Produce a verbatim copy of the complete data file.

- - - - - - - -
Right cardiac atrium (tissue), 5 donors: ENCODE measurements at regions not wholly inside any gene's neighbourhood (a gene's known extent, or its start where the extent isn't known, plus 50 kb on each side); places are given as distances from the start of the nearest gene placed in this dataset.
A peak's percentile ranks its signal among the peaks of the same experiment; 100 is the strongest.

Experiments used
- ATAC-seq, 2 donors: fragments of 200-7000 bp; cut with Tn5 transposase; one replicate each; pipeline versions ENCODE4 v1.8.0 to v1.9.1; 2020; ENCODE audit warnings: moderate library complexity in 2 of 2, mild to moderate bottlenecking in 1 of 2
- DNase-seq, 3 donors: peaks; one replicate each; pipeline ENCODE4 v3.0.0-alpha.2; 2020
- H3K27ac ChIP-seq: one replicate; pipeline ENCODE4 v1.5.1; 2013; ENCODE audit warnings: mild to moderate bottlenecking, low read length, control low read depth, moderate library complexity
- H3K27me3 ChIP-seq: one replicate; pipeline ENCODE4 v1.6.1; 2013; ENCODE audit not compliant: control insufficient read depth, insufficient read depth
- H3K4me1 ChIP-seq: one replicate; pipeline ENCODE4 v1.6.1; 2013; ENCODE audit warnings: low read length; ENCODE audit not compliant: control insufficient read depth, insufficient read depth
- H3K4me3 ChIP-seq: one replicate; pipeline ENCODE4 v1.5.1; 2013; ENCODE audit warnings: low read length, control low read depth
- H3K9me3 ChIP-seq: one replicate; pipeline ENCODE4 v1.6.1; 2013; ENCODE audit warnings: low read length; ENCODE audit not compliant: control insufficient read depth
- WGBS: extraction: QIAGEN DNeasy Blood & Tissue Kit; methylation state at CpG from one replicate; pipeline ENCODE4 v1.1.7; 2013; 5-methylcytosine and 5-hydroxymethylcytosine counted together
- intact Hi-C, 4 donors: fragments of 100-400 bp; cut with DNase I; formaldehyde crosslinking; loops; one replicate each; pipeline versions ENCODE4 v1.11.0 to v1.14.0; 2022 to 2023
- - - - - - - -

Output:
Right cardiac atrium (tissue), 5 donors: ENCODE measurements at regions not wholly inside any gene's neighbourhood (a gene's known extent, or its start where the extent isn't known, plus 50 kb on each side); places are given as distances from the start of the nearest gene placed in this dataset.
A peak's percentile ranks its signal among the peaks of the same experiment; 100 is the strongest.

Experiments used
- ATAC-seq, 2 donors: fragments of 200-7000 bp; cut with Tn5 transposase; one replicate each; pipeline versions ENCODE4 v1.8.0 to v1.9.1; 2020; ENCODE audit warnings: moderate library complexity in 2 of 2, mild to moderate bottlenecking in 1 of 2
- DNase-seq, 3 donors: peaks; one replicate each; pipeline ENCODE4 v3.0.0-alpha.2; 2020
- H3K27ac ChIP-seq: one replicate; pipeline ENCODE4 v1.5.1; 2013; ENCODE audit warnings: mild to moderate bottlenecking, low read length, control low read depth, moderate library complexity
- H3K27me3 ChIP-seq: one replicate; pipeline ENCODE4 v1.6.1; 2013; ENCODE audit not compliant: control insufficient read depth, insufficient read depth
- H3K4me1 ChIP-seq: one replicate; pipeline ENCODE4 v1.6.1; 2013; ENCODE audit warnings: low read length; ENCODE audit not compliant: control insufficient read depth, insufficient read depth
- H3K4me3 ChIP-seq: one replicate; pipeline ENCODE4 v1.5.1; 2013; ENCODE audit warnings: low read length, control low read depth
- H3K9me3 ChIP-seq: one replicate; pipeline ENCODE4 v1.6.1; 2013; ENCODE audit warnings: low read length; ENCODE audit not compliant: control insufficient read depth
- WGBS: extraction: QIAGEN DNeasy Blood & Tissue Kit; methylation state at CpG from one replicate; pipeline ENCODE4 v1.1.7; 2013; 5-methylcytosine and 5-hydroxymethylcytosine counted together
- intact Hi-C, 4 donors: fragments of 100-400 bp; cut with DNase I; formaldehyde crosslinking; loops; one replicate each; pipeline versions ENCODE4 v1.11.0 to v1.14.0; 2022 to 2023